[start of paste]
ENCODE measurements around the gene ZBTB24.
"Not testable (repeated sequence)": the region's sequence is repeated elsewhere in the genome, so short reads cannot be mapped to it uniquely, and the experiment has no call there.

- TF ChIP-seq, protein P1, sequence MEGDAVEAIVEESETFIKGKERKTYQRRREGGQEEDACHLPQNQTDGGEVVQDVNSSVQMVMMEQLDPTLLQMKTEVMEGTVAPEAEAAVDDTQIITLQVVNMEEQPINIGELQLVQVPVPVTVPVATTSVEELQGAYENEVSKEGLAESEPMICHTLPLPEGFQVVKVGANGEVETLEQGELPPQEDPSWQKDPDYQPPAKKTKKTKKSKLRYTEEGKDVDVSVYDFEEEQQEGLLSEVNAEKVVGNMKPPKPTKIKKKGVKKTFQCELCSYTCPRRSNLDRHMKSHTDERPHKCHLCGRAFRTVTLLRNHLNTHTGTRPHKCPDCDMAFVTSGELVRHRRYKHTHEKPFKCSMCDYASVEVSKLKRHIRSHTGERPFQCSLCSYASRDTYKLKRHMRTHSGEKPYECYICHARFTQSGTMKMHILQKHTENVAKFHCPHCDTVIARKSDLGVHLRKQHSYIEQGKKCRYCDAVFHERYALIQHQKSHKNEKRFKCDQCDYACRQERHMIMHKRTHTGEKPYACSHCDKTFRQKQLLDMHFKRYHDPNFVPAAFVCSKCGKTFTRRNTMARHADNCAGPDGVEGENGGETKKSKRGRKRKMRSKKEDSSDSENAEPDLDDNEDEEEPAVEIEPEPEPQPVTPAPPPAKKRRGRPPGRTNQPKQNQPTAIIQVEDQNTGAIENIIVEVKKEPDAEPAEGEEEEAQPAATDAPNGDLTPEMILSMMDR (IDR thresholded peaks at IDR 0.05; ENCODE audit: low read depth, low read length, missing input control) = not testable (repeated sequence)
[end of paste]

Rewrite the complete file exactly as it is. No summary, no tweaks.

ENCODE measurements around the gene ZBTB24.
"Not testable (repeated sequence)": the region's sequence is repeated elsewhere in the genome, so short reads cannot be mapped to it uniquely, and the experiment has no call there.

- TF ChIP-seq, protein P1, sequence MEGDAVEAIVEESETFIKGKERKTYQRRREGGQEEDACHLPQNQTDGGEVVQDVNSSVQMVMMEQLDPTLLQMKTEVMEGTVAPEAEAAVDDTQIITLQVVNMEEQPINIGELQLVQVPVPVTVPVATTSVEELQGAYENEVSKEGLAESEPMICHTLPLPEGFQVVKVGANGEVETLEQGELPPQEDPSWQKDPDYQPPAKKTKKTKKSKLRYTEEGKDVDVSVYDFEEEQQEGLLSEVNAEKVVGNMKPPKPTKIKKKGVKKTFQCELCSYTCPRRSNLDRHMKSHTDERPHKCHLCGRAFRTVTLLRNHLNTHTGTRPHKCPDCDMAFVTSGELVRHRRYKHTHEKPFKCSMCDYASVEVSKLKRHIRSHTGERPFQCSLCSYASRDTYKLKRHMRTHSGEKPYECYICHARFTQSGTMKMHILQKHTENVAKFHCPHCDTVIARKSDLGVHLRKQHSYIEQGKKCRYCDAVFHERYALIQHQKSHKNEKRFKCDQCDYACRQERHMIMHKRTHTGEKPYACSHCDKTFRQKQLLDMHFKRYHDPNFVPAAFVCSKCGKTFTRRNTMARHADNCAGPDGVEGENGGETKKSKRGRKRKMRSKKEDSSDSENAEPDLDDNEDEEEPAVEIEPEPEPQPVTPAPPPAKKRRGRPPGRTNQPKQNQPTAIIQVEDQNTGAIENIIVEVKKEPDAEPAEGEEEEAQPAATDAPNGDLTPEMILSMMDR (IDR thresholded peaks at IDR 0.05; ENCODE audit: low read depth, low read length, missing input control) = not testable (repeated sequence)